It's 7am on a rainswept morning, and Ruston Toms, joint managing director of Blue Apple Contract Catering, stands on a street corner observing delivery lorries at Boots the Chemist to see which sandwich suppliers are being used. Research gone mad? Not according to Toms, whose 18-month-old company already has nine contracts and a turnover of £350,000.
"We were pitching for a contract with a high turnover in sandwiches and a very cost -conscious customer. In order to produce the same product at a competitive price, I had to check out the competition. We got the contract and, using the same suppliers, were able to undercut the local store by enough to win over the customers."
Research takes centre stage
While a contract may not be won solely on research, contractors now consider it a vital element of the tendering process. Regardless of size, they all carry out some form of research, from the face-to-face chat with customers to national surveys such as Compass Group's Lunchtime Report.
Toms tailors his research to a particular contract. "You can't apply a formula to contract catering; we use bespoke research and see it as paramount in keeping the individuality of each contract."
He and his team always survey the competition, especially if the client is sited near a town. "One contract was situated within walking distance of a small town with 12 catering outlets in one street, so we wrote down all the prices and based our tariff on this," he reports.
Not all research gives the client what they want to hear, however. One of Toms's clients doubted that breakfast service was viable, but the survey showed that it was used by directors and secretaries when they had early meetings - so it had to stay.
Food service caterer Aramark's research has produced results ranging from supplying mayonnaise sachets to the night shift at a Bristol manufacturing plant to a total refurbishment at top London accountancy firm Arthur Andersen.
"Caterers used to say they were expert at knowing what their customers wanted, but this has changed," says Louise Mountain, Aramark's customer services director. "Customers at one unit used our comments book to ask for more snack items to be provided, when we had always thought the demand was for substantial meals."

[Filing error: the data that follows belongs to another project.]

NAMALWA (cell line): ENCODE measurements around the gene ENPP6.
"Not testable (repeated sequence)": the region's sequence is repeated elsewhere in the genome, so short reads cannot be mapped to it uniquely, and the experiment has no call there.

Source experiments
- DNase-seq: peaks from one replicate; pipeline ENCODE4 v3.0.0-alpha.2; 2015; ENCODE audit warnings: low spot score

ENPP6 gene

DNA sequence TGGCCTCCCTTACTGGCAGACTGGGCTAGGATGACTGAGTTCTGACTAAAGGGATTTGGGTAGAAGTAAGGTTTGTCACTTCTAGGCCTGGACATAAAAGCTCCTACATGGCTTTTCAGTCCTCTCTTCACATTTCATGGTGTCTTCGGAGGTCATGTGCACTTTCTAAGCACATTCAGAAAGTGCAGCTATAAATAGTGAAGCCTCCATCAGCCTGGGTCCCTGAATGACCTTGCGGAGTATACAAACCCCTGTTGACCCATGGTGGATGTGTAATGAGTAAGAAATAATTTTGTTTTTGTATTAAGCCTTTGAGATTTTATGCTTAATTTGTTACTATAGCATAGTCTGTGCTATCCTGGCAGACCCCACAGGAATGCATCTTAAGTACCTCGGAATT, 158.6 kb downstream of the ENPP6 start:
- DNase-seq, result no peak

Aramark, which has 200 contracts and a turnover of £168m, uses four forms of research: an annual site survey carried out by an independent research company; consumer focus group sessions; a daily review of customer comments; and restaurant profiling, which examines the customers' lifestyles and workplace influences.
Restaurant profiling breaks down customers into four groups: traditionalists (older, blue-collar workers with a strong preference for no-nonsense British food; grazers (the youngest group, keen on convenience food); enthusiasts (open to all kinds of food and variety); and explorers (rejecting tradition in favour of new foods, often health-conscious).
This research was a key influence in the refurbishment of Arthur Andersen's staff restaurant (Caterer, 10 February, page 44). "We found that customers were a mix of traditionalists and grazers, the majority being grazers. This led to us introducing a Best of British brand for the traditionalists and the Go concept for the grazers," explains Mountain. "Results were amazing. Sales went up by 61% and we attracted 36% new customers."
Alan Walker, managing director of the Eaton group, which has 48 contracts and a turnover of £12.4m, starts his research with a close look at potential clients.
"It's essential you know who owns the company, what the catering history is, and any information about the person you're going to see. On these facts we base our offer," he says. "A history of regular changes of caterer or links with any of the catering giants would indicate that we could be wasting our time."
Walker is equally vigilant when retaining a contract: "If the client contact changes, alarm bells ring. New clients often want to make changes and automatically put catering out to tender, so the situation needs careful handling. We look at his or her background, likes and dislikes; we even check their previous company and learn as much as possible about them."
Like his competitors, he researches the market constantly and meets his team monthly to review market movements, trends and company objectives. Customers are surveyed where possible when the contract goes out to tender, and then six months after the contract has been won.
"The results are assessed, passed back to the client, and discussions follow. It was comments on healthy eating that led us to introduce the Eaton Marche theatre, where people can choose their own ingredients and watch them being cooked.
"I consider research very important in our industry. I think it separates the successful companies from the ordinary ones."
Sovereign, with 100 contracts and a turnover of £17m, finds mystery diners a valuable form of research, and uses not only its own personnel but also its customers.
"We like to enlist customers, as they give us a 100% perception. It helps us improve our business and provides feedback for our staff," says managing director Peter Green.
Sovereign operates a quarterly research programme whereby customers are asked a question such as, "Are we friendly?" and are given a disc they can pop into one of four boxes labelled excellent, good, fair or poor. It runs for three days and each day the numbers are analysed.
"Good analysis is the key to continually developing the service. You've got to dig out facts about what people are buying, what they are spending and what percentage use the restaurant," says Green.